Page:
Valentine’s Day Myths Unwrapped

by Frances Chapman

Sophomore, Political Science and Arabic major

While smothered in chocolates, teddy bears, and flowers, many people forget the original meaning of Valentine’s Day. This “day of love” to many, or “Hallmark Holiday” to others, has a historical practice richer than the festival’s chocolates.

Consumer interests manufactured Valentine’s Day.

Valentine’s Day has a centuries-long religious and cultural tradition around the globe. St. Valentine was a Catholic martyr killed by the hands of the Romans on February 14th for reasons not fully known to historians. Many legends surround his death, one of which, according to the Catholic Church, states that St. Valentine secretly and illegally married Roman Christians soldiers under the rule of Emperor Claudius. Others simply state that he defied the pagan emperor when he wanted to proselytize.

The popularity of Valentine’s Day was an instance of religious syncretism, where the Catholic Church blended pagan beliefs of the Romans into the church’s tradition of sainthood. According to the National Public Radio, the Romans celebrated the Feast of Lupercalia on February 13th-15th to commemorate love and fertility. This festival of debauchery included a lottery where men and women were assigned a match for the duration of the holiday, a sacrificial goat and dog, and the tradition of whipping women for what the Romans believed would enhance fertility.

There is one St. Valentine.

The true identity of St. Valentine is steeped in mystery. The Romans killed multiple men (and eventually martyrs) named Valentine on February 14th, creating difficulty for historians to discern the details between them. According to The Catholic Encyclopedia, February 14th honors three St. Valentines: one from Rome, another from Terni(a city near Rome), and a third from Africa.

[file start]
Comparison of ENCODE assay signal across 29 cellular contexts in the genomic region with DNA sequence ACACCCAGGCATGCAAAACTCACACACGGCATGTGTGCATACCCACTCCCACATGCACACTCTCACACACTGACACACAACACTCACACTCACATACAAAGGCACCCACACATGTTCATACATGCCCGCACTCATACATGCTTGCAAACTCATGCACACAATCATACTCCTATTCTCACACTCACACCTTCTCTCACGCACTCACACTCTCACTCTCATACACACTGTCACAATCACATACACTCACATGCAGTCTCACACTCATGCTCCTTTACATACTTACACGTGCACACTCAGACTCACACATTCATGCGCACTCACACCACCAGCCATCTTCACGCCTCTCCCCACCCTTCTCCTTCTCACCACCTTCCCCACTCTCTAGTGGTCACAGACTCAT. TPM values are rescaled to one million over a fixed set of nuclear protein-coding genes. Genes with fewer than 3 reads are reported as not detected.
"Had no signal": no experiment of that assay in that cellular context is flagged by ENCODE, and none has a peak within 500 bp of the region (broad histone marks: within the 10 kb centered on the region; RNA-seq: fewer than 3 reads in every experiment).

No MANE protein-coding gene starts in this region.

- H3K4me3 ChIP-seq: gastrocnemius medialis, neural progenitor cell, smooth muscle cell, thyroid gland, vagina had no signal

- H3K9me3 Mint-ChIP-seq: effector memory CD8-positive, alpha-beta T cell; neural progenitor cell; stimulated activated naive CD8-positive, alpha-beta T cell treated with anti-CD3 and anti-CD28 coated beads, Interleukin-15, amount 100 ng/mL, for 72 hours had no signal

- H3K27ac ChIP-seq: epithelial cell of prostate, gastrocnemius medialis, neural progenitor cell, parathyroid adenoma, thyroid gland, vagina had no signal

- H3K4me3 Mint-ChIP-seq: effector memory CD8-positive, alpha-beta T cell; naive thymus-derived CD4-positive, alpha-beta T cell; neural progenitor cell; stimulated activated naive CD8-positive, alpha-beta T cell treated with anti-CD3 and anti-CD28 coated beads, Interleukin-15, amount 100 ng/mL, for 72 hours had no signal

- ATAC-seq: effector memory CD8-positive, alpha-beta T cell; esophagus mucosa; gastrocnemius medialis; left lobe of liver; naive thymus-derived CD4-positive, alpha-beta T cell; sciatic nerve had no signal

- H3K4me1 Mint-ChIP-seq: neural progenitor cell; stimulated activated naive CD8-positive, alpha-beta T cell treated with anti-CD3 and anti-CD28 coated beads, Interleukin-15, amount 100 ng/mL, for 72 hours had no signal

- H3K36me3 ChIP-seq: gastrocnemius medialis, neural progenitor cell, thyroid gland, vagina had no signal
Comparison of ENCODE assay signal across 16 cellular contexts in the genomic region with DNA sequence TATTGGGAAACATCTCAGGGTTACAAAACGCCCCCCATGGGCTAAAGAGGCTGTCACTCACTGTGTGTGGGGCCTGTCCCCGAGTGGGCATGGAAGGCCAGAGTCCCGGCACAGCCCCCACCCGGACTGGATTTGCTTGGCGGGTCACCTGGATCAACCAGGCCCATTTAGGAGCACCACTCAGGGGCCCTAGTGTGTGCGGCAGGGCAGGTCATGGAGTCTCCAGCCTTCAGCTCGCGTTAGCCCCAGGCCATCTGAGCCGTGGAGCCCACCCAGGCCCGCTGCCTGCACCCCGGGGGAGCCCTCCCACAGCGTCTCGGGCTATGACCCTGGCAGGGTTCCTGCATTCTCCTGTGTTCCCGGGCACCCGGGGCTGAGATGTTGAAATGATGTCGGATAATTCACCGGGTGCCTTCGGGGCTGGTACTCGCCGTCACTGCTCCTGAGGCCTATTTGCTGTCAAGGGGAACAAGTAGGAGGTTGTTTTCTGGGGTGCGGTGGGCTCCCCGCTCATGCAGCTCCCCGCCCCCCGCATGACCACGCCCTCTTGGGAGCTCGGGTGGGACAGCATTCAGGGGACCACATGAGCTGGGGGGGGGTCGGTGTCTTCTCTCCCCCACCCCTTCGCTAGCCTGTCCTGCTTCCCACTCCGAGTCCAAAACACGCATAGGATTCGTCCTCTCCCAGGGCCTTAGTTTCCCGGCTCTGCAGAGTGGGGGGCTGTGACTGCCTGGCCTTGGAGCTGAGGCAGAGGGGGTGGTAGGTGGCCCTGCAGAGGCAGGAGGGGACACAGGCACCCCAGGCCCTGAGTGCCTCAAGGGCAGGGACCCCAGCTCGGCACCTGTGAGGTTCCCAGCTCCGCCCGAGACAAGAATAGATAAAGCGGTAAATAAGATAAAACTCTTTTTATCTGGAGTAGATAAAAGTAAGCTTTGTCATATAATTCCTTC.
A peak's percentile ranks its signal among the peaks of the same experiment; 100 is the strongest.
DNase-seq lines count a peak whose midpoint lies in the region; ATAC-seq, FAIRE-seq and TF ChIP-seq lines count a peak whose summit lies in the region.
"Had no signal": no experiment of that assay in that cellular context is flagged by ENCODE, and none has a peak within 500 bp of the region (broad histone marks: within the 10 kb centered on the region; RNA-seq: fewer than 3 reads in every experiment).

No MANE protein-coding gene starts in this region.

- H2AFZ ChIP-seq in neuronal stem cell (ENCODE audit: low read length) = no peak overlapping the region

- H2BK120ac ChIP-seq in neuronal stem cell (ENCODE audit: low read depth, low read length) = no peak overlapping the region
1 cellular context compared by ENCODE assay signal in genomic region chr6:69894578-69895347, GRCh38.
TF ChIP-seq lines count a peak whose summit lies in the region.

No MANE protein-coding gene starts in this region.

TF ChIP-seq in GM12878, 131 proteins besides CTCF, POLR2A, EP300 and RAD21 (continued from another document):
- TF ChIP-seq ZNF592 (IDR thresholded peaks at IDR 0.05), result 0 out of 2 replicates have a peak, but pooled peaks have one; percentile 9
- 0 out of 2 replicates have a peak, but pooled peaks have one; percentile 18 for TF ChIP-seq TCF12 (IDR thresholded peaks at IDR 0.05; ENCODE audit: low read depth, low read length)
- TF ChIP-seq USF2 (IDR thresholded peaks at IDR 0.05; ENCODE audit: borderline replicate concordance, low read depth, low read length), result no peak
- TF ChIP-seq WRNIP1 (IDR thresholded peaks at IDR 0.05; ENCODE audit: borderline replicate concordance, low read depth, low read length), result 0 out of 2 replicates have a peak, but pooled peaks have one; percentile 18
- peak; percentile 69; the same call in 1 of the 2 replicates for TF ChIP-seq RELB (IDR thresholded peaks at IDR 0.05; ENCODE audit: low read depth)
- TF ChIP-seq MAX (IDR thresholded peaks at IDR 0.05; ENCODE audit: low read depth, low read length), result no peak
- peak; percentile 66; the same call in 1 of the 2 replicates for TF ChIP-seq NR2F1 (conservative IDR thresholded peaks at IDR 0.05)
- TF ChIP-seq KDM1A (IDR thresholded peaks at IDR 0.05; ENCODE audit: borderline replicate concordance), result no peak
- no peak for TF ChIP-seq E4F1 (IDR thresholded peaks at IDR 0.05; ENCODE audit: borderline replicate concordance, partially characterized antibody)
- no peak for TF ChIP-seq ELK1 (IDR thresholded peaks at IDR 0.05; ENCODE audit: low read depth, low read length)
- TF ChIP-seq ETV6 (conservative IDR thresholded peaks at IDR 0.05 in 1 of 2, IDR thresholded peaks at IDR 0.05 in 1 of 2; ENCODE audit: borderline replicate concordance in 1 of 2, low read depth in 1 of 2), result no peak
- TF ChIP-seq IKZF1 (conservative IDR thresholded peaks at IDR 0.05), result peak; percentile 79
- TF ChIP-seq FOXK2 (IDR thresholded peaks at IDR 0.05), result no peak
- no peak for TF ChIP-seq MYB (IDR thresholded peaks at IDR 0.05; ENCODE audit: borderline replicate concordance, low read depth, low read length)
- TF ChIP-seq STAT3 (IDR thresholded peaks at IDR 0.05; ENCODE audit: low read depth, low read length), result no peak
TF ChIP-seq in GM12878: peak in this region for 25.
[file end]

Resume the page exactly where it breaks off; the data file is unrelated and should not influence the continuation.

Valentine’s Day is only celebrated on February 14th.

Due to the global nature of Valentine’s Day, many cultures have adapted the holiday to fit their specific needs. For instance, members of the Eastern Orthodox Church celebrate the festival in July to align with their separate calendar. Moreover, the predominately Catholic Brazil celebrates the holiday of love in June to provide adequate distance between it and another holiday, Carnival.

St. Valentine is only associated with love.

St. Valentine is also considered the patron saint of epilepsy. According to The Journal of Neurology, Neuroscience, and Psychiatry, many Christians claim that St. Valentine cured a young woman, who happened to be engaged, from her epilepsy, and important locations in St. Valentine’s life are considered sites of pilgrimage.

Moreover, St. Valentine is associated with spring. The English writer Geoffrey Chaucer crafted a poem called Parlement of Foules, where Chaucer described birds that would typically appear in May as the season is in full bloom.

Whether you are in the midst of company or your romantic outlook is as shadowy as St. Valentine, you will not be alone as the globe celebrates this long-held holiday.

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